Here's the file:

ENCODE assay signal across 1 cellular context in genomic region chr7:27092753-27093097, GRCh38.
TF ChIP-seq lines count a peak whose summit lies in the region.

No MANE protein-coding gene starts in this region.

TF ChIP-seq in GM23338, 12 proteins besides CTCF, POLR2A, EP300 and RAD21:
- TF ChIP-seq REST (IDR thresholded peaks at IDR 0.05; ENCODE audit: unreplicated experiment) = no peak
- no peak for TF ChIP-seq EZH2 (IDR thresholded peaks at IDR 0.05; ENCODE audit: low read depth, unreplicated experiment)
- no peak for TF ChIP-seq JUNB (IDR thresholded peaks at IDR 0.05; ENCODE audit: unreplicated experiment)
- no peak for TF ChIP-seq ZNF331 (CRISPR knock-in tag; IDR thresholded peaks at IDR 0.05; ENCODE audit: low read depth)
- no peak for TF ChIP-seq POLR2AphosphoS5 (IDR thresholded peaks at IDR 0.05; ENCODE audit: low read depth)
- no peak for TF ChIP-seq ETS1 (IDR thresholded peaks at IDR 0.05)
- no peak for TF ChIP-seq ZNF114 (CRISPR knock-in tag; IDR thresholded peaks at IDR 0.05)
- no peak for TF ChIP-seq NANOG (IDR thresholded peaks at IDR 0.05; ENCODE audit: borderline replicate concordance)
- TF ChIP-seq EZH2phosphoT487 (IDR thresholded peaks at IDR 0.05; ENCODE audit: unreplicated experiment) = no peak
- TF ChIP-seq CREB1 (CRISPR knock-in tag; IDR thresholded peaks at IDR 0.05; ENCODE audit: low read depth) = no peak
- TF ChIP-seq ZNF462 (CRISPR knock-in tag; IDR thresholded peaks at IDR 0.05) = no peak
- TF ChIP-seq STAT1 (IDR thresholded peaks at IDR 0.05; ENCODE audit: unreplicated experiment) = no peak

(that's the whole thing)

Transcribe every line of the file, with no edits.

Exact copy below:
ENCODE assay signal across 1 cellular context in genomic region chr7:27092753-27093097, GRCh38.
TF ChIP-seq lines count a peak whose summit lies in the region.

No MANE protein-coding gene starts in this region.

TF ChIP-seq in GM23338, 12 proteins besides CTCF, POLR2A, EP300 and RAD21:
- TF ChIP-seq REST (IDR thresholded peaks at IDR 0.05; ENCODE audit: unreplicated experiment) = no peak
- no peak for TF ChIP-seq EZH2 (IDR thresholded peaks at IDR 0.05; ENCODE audit: low read depth, unreplicated experiment)
- no peak for TF ChIP-seq JUNB (IDR thresholded peaks at IDR 0.05; ENCODE audit: unreplicated experiment)
- no peak for TF ChIP-seq ZNF331 (CRISPR knock-in tag; IDR thresholded peaks at IDR 0.05; ENCODE audit: low read depth)
- no peak for TF ChIP-seq POLR2AphosphoS5 (IDR thresholded peaks at IDR 0.05; ENCODE audit: low read depth)
- no peak for TF ChIP-seq ETS1 (IDR thresholded peaks at IDR 0.05)
- no peak for TF ChIP-seq ZNF114 (CRISPR knock-in tag; IDR thresholded peaks at IDR 0.05)
- no peak for TF ChIP-seq NANOG (IDR thresholded peaks at IDR 0.05; ENCODE audit: borderline replicate concordance)
- TF ChIP-seq EZH2phosphoT487 (IDR thresholded peaks at IDR 0.05; ENCODE audit: unreplicated experiment) = no peak
- TF ChIP-seq CREB1 (CRISPR knock-in tag; IDR thresholded peaks at IDR 0.05; ENCODE audit: low read depth) = no peak
- TF ChIP-seq ZNF462 (CRISPR knock-in tag; IDR thresholded peaks at IDR 0.05) = no peak
- TF ChIP-seq STAT1 (IDR thresholded peaks at IDR 0.05; ENCODE audit: unreplicated experiment) = no peak